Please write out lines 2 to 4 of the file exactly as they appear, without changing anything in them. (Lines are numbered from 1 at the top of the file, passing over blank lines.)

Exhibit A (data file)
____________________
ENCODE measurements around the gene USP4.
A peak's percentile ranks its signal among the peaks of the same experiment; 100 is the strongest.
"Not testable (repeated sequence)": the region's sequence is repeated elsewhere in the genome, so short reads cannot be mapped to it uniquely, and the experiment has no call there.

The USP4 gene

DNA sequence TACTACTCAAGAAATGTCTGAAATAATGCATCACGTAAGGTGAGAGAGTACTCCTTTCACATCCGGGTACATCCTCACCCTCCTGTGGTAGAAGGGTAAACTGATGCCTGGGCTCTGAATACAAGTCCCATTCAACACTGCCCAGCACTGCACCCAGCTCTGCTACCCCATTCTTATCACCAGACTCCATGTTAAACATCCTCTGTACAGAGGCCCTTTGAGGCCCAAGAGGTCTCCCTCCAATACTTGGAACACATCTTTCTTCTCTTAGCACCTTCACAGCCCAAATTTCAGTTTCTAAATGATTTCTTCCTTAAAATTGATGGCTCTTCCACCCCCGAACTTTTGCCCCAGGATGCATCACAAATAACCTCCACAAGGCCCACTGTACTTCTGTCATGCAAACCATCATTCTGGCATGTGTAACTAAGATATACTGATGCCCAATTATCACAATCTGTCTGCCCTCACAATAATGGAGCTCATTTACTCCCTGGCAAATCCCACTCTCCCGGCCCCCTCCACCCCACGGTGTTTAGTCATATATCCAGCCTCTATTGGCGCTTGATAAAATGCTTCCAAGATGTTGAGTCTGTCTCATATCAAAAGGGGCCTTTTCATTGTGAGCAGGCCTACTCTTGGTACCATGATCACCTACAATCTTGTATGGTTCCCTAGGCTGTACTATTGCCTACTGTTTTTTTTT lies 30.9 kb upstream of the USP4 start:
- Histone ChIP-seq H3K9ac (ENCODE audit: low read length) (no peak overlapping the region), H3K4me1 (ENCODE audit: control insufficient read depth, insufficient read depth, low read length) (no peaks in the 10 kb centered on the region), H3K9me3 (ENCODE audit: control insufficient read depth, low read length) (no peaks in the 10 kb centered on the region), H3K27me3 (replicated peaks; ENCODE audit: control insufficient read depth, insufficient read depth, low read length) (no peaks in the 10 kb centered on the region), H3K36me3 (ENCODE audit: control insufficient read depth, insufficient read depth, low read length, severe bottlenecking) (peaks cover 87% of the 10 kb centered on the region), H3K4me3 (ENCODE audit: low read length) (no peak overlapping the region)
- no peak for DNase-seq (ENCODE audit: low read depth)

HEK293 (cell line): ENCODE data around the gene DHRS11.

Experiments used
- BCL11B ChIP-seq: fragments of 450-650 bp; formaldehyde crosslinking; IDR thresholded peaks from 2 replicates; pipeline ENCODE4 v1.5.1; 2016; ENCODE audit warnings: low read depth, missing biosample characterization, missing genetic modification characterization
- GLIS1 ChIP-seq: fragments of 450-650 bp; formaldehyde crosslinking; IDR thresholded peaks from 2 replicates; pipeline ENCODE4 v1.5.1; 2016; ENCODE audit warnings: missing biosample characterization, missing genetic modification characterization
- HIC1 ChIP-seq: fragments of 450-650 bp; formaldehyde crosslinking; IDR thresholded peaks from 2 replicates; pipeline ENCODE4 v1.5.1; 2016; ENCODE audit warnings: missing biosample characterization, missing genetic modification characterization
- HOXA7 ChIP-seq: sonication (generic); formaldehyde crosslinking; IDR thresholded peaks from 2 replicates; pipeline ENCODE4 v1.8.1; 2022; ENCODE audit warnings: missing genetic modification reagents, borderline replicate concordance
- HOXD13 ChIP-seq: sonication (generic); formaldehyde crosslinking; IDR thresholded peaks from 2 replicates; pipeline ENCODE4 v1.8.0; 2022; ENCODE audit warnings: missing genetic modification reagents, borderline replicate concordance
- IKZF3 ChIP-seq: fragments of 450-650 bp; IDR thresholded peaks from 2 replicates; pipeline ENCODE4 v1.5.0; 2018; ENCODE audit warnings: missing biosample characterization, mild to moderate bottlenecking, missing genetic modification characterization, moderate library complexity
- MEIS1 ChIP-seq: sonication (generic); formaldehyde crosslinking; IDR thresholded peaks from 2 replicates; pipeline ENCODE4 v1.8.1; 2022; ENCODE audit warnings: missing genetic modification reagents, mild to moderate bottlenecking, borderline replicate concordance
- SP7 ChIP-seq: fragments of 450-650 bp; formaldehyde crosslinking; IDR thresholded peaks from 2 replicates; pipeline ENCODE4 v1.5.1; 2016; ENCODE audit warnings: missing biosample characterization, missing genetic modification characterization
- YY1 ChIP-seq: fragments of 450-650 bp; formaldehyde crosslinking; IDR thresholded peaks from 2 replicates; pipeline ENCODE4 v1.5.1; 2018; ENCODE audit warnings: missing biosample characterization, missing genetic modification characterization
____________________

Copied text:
A peak's percentile ranks its signal among the peaks of the same experiment; 100 is the strongest.
"Not testable (repeated sequence)": the region's sequence is repeated elsewhere in the genome, so short reads cannot be mapped to it uniquely, and the experiment has no call there.

The USP4 gene